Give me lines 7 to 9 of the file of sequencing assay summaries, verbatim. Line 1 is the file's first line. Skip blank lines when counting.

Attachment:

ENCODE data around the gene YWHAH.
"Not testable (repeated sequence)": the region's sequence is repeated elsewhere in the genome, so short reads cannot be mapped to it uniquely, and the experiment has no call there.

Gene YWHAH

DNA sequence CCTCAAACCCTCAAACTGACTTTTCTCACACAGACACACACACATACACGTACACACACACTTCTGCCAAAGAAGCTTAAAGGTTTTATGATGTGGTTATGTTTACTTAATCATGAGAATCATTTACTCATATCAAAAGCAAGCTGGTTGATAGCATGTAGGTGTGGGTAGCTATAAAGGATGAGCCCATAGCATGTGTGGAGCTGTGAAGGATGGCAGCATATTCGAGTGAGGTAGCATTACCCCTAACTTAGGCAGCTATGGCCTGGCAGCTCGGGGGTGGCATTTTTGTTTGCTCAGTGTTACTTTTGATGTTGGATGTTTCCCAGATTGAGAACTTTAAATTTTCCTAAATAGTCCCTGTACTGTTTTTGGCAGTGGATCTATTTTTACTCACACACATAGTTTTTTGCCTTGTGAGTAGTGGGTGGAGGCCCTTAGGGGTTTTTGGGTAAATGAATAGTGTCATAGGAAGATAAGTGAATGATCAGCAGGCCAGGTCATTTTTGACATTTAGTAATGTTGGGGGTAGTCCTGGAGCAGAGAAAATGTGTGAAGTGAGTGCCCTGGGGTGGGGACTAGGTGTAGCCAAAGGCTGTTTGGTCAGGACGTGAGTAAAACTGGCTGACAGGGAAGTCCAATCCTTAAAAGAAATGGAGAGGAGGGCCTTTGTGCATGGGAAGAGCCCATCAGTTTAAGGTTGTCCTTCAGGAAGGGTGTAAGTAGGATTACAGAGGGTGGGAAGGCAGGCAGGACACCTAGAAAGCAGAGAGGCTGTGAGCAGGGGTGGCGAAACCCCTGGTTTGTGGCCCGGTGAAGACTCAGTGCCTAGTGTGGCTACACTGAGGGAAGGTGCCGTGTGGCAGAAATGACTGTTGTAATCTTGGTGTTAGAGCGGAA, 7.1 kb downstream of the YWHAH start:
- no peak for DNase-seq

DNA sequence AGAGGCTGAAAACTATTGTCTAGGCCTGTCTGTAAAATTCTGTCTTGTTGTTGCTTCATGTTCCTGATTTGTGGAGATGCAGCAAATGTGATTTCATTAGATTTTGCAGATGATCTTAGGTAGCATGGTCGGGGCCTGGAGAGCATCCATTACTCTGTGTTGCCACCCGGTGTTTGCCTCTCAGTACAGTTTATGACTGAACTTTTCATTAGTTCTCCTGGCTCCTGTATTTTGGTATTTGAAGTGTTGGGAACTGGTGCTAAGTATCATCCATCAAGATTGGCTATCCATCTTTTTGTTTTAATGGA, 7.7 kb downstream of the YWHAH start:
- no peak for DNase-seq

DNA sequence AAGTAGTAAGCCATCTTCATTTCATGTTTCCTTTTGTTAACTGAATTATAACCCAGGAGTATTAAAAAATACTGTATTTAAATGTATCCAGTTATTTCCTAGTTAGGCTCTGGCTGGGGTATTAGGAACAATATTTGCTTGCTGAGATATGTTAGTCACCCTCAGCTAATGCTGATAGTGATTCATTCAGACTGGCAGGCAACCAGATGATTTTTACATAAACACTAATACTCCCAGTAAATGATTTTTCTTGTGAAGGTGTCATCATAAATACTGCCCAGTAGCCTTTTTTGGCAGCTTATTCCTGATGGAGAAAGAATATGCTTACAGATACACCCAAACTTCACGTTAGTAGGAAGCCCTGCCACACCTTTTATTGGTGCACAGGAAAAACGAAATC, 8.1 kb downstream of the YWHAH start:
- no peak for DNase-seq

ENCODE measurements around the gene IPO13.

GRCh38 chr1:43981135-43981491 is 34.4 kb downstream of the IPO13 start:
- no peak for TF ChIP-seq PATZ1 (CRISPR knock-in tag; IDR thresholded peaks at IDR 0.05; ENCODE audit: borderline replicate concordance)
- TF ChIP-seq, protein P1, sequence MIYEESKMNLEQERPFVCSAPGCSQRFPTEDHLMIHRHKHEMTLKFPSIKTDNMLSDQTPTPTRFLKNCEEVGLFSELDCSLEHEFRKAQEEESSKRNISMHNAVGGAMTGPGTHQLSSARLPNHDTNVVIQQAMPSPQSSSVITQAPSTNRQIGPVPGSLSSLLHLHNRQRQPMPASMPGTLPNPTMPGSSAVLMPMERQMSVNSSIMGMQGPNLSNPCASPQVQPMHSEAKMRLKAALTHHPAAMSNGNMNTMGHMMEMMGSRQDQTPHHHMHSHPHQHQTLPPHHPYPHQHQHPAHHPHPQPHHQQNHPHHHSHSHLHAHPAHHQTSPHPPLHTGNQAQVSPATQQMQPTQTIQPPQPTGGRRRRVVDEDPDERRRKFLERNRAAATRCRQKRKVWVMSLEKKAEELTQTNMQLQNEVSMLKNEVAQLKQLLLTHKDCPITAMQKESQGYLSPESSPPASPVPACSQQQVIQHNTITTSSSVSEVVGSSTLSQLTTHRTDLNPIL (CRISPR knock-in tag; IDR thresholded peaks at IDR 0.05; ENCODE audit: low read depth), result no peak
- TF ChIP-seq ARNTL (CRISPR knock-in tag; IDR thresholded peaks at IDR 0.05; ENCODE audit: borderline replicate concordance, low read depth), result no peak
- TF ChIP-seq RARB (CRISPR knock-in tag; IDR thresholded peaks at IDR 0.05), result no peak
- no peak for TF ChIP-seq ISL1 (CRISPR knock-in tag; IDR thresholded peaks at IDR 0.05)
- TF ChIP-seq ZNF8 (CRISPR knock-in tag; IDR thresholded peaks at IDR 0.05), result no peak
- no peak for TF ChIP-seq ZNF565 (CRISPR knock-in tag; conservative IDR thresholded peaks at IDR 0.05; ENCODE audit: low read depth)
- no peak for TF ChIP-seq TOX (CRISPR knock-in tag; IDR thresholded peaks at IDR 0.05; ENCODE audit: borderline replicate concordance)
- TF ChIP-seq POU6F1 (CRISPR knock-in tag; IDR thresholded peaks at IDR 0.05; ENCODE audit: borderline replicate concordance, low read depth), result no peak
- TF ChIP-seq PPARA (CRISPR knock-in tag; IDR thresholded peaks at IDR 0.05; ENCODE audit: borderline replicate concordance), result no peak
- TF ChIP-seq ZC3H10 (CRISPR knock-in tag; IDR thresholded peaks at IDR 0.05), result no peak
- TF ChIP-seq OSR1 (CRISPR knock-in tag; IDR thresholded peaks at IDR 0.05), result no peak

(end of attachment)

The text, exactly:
- no peak for DNase-seq

DNA sequence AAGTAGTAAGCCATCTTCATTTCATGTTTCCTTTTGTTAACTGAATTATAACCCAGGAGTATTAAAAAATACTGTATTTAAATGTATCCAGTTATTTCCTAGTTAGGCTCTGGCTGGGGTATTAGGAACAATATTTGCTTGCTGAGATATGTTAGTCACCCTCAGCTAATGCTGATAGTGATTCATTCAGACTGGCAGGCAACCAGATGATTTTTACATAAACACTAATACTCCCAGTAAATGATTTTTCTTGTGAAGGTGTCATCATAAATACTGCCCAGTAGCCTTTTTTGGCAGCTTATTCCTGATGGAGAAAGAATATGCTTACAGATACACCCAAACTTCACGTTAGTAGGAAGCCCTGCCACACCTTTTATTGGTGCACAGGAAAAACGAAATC, 8.1 kb downstream of the YWHAH start:
- no peak for DNase-seq